Welcome to today’s stop on the blog tour for Lucifer’s Game by Cristina Loggia. My thanks to Anne at Random Things Tours for inviting me to take part in the tour. You can read an extract from the book below.
About the Book
Rome, 1942. Cordelia Olivieri is a young, determined hotel owner desperate to escape Mussolini’s racial persecution. But as Fascist leaders gather in Rome, Cordelia is suddenly surrounded by the world’s most ruthless and powerful commanders.
In an effort to keep her Jewish heritage a secret and secure safe passage out of Italy, Cordelia forms a dangerous alliance with the British army who want to push the Axis out of North Africa once and for all.
Going undercover, Cordelia begins obtaining and leaking military intelligence to a British agent, hoping the intel will secure her freedom. But the more Cordelia uncovers, the greater the risks – especially for one handsome German Afrika Korps officer.
How far must Cordelia go to protect her identity and secure passage out of Rome?
Format: ebook (340 pages) Publisher: Lume Books
Publication date: 14th October 2021 Genre: Historical Fiction
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Extract from Lucifer’s Game by Cristina Loggia
Gazala, North Africa, June 1942
Erwin Rommel removed the goggles that had been sheltering his eyes from the desert sand, stepped out of his Horch armoured cabriolet and walked to the edge of the cliff perched over the East Mediterranean Sea. He was a sober man, of medium height. His sharp, inquisitive eyes scanned the horizon as if his next military target were due north, rather than west. His gaze remained fixed across the water.
In a day that was coming to an end, the General inhaled a deep breath of the fresh and humid air blowing from the sea, a sudden relief from the heat of a scorching and unforgiving North African sun. His lungs felt an immediate balsamic cooling. The evening dew was starting to appear on the few blades of surviving grass. He could hear the soft backwash of the waves crashing on the narrow beach at the bottom, foamy and shining in the glow of the last rays of light.
Von Mellenthin, his intelligence officer, had travelled with him up there, just outside Gazala, after a twenty-minute car trip on the road along the rugged east coast of town. He handed the General a cup of mint tea that Rudolf Schneider, Rommel’s driver, had rushed to pour from a field thermos as soon as they stopped. The Desert Fox, as he came to be known for his daring manoeuvres that routinely outwitted an enemy in far greater number, had adopted this habit from the Berber tribes that had been roaming over those lands for centuries. He found the drink quite refreshing, despite the heat of the liquid.
Von Mellenthin lit a cigarette, observed the spiral of smoke that came out from his lips, then looked at Rommel. He wondered if a Roman General, or a Persian, or even a Carthaginian Commander before him, had stood in that same vantage point to admire the vastness of the sea, while plotting his next move. Time and time again, Libya had been a land of conquest by the powerful empires of the ancient past, and now it was the turn of the mighty Third Reich.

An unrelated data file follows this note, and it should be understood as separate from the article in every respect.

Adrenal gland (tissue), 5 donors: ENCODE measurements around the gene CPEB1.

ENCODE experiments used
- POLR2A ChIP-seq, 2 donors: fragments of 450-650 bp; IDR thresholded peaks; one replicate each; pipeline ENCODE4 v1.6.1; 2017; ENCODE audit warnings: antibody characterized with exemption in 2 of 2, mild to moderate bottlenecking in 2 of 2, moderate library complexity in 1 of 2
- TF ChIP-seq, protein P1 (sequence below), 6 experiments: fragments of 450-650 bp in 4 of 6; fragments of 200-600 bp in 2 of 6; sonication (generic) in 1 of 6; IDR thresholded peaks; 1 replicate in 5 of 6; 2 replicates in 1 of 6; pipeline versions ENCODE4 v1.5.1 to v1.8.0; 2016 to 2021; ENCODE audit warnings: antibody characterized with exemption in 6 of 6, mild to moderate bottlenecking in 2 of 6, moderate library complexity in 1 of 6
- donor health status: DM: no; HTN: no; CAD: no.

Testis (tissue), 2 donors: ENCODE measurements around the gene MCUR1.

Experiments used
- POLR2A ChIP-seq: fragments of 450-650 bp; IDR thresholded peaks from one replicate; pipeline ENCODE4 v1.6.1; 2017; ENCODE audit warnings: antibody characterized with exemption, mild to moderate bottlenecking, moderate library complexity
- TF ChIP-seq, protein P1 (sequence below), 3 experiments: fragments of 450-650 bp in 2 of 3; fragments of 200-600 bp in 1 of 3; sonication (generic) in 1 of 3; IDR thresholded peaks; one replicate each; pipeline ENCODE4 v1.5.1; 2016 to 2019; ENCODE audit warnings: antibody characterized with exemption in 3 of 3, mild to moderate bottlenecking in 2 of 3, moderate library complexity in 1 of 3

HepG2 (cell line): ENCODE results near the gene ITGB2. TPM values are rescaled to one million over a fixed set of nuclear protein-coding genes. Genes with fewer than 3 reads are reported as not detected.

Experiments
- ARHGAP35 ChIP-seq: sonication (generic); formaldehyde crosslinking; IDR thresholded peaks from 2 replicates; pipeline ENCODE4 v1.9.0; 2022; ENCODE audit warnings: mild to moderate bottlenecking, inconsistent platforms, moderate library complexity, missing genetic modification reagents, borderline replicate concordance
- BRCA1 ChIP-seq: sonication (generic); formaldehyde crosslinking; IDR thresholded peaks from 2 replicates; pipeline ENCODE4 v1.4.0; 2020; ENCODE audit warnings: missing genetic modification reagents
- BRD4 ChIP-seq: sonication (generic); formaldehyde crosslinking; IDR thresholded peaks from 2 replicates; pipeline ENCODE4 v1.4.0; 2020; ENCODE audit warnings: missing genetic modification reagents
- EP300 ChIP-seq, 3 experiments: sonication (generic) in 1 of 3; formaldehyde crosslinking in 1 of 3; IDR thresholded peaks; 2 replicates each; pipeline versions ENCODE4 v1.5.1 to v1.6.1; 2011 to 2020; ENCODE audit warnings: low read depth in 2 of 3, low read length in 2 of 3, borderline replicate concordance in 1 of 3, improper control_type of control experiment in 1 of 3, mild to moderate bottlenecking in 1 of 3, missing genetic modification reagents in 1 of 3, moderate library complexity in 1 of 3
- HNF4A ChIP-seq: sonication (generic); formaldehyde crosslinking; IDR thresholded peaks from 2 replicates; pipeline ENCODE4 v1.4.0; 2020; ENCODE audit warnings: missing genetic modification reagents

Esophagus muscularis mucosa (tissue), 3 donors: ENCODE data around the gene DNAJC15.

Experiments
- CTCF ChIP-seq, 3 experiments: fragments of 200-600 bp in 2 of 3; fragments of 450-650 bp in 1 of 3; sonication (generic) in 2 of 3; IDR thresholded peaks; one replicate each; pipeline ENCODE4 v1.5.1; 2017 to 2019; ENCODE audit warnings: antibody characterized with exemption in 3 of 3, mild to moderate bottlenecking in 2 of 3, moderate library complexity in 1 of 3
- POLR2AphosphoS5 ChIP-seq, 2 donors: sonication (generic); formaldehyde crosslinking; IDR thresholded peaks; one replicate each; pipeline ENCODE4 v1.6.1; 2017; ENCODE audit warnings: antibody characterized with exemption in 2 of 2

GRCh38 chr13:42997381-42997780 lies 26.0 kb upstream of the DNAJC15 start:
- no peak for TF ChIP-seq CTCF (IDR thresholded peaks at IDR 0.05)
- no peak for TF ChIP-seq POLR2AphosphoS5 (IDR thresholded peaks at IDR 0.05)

Rommel turned around and began to observe the hauntingly beautiful dunes of the desert. A hawk was screaming, high in the silent, clear sky, which was rapidly turning to a deeper blue now. What a stark contrast with its earlier blinding whiteness, the clouds of dust and the infernal noise of the heavy artillery in the battle that had raged until a few hours before.
The Panzers of the German Afrika Korps and the Italian Ariete Division tanks had defeated the Eighth Army of the British Forces, which was left flying in disorder. In a relentless attack, his men, fighting like devils, had conquered the all-important Gazala line, west of Tobruk, taking a substantial number of enemy prisoners. A landslide, an overwhelming victory, achieved despite the desperate situation of his supply lines: Rommel had been receiving a third of what was necessary.
That’s what was on his mind right now. And he was furious.
About the Author
Cristina started her career as a newspaper reporter for L’Eco di Biella and La Provincia di Biella in Piedmont, Italy. After a spell running the press office of an MP, she moved to London, where she worked for several years as a public affairs and media relations professional, advising major multinational corporations on communications campaigns. Cristina read English Literature and Foreign Languages at the Catholic University of Milan, Italy. Writing and reading have always been her greatest passion. Lucifer’s Game is her first fiction novel. She currently lives with her husband in Berkshire, United Kingdom.
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